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SNAP fight in House could derail farm bill

The draft legislation of the $100 billion Agriculture and Nutrition Act of 2018 passed out of the House Agriculture Committee on April 18, but on a party line vote versus the bipartisan support the farm bill usually garners. Michelle Rook / Forum News Service

WASHINGTON — A bitter fight over reform of the Supplemental Nutrition Assistance Program may derail the 2018 farm bill.

The draft legislation of the $100 billion Agriculture and Nutrition Act of 2018 passed out of the House Agriculture Committee on April 18, but on a party line vote versus the bipartisan support the farm bill usually garners.

Rep. Collin Peterson, D-Minn., the ranking Democratic member of the committee, says the work requirements tied to SNAP eligibility are a non-starter for Democrats.

"Because of that, mainly, there will be 100 percent opposition from the Democrats on the floor, and if they pass the bill, they're going to have to pass it with Republican votes," he says.

Peterson also claims the attempt to reform the nutrition program is coming from House Speaker Paul Ryan, R-Wisc., and not Rep. Michael Conaway, R-Texas, chairman of the House Ag Committee.

"HR-1 was the tax cuts, HR-2 was Ryan's welfare reform, which he can't get done, and so now he's made the farm bill his welfare reform," Peterson says.

Democrats also charge that the job training program included in the draft legislation was not discussed in committee or during the more than 20 hearings and listening sessions the House Ag Committee held to collect input on the farm bill. However, Conaway refutes the claim.

"Ranking member Peterson had the specific language February the seventh. We shared the concepts with him back in October," says Conaway.

Conaway says once he brought the idea to the committee, the Democrats would not come to the table to negotiate. He says the Democrats can argue about the process, but they're not even trying to improve the bill.

"They chose last Wednesday to criticize the bill for some five hours, but my recollection is not one amendment was offered, not one to even strip it out and start over," he says.

Peterson says it wasn't worth their effort to offer amendments, because he predicts the House bill will fail. Instead, he'll be working with the leadership in the Senate Ag Committee to pass their version of the farm bill, which does not include SNAP reform.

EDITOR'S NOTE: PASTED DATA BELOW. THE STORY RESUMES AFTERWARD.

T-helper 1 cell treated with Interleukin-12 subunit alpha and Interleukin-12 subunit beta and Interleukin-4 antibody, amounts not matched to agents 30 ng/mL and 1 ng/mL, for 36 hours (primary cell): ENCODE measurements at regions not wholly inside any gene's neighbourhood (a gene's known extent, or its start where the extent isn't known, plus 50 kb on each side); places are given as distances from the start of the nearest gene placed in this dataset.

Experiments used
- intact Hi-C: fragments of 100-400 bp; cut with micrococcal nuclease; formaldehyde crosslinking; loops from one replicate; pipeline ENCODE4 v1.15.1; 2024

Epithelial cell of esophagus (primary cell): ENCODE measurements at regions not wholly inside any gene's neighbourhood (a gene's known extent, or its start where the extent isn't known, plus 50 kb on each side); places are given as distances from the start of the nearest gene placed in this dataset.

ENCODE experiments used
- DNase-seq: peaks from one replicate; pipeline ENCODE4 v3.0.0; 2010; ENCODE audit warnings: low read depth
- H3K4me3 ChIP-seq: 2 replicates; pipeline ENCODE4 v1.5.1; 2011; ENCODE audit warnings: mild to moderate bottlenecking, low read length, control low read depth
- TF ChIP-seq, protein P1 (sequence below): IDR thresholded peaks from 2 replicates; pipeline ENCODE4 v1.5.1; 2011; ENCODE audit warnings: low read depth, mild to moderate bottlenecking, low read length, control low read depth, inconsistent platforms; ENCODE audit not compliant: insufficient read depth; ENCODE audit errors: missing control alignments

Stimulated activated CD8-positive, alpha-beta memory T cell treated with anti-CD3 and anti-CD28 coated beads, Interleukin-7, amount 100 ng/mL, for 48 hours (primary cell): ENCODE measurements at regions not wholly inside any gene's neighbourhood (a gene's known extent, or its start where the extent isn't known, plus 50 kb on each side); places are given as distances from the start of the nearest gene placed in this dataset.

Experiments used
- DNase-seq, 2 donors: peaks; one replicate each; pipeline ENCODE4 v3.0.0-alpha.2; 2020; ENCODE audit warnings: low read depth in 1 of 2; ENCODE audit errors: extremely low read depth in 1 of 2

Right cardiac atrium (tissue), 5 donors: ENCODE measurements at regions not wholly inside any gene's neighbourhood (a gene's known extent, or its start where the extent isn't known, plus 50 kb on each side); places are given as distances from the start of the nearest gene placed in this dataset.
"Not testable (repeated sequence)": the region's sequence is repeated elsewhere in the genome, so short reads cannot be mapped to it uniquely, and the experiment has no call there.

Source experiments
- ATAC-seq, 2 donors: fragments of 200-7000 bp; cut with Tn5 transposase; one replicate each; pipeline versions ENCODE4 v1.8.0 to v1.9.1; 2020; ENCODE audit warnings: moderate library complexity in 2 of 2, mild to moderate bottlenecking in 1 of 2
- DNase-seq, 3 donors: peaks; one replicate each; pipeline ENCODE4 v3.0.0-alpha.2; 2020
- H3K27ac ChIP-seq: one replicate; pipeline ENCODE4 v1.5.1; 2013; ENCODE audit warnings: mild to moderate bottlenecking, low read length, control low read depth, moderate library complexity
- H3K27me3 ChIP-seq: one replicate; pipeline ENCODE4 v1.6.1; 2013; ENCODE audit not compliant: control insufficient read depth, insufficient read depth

"If it goes to conference in its current form I will not support the House bill. I will support the Senate, and so we'll have a conference where you'll have three against one," he says.

U.S. Secretary of Agriculture Sonny Perdue says SNAP already has a title with a work provision.

"I think the committee has just said, 'We want an enforceable work requirement,'" he says.

Perdue went on to say that most Americans support a work requirement as eligibility for food assistance, and it is beneficial to the recipients.

"It's better for their family, it's better for them, and it's better for the taxpayer and the budget," he says. Plus, the job training and eligibility requirements don't impact mothers with small children, the disabled or mentally incapacitated people. "We're talking about able-bodied people who can and should be working as a matter of an independent lifestyle. And I think the education and training provides the ramp up for those who are able to work."

Jon Doggett, executive vice president of the National Corn Growers Association, has watched the farm bill process many times and says it is unusual for the legislation to become partisan. However, he says the fight over the nutrition title bogged down the last farm bill as the House attempted to split nutrition from the farm program.

As far as the committee's desire to stem back abuse in the system, Doggett says there is abuse in all government programs.

"There's more abuse and fraud in the crop insurance program than there is in the food stamp program," he says.

Aside from the SNAP fight, most House Ag Committee members and farm groups agree on the rest of the farm bill language.

"We'd like to see a few things tweaked," Doggett says. "Hopefully we'll get that done in the Senate, but by and large, it was a good bill that came out as far as the corn industry goes."

Conaway says the House farm bill will be on the floor as soon as he can convince the leadership he has the 218 votes needed for passage. Chandler Goule, CEO of the National Association of Wheat Growers, says he's confident in the leadership of both the Senate and the House Ag Committees. He believes they can come to a resolution on SNAP to pass a farm bill before the current program expires September 30.

"I'm still trying to get to 218 (and to 60 votes depending on which chamber you're in) and SNAP is going to be the key," Goule says.

Perdue was also optimistic about the outcome.

"I applaud House Chairman Conaway in getting the bill out, and I believe he will have the votes in the House to pass the bill," he says.

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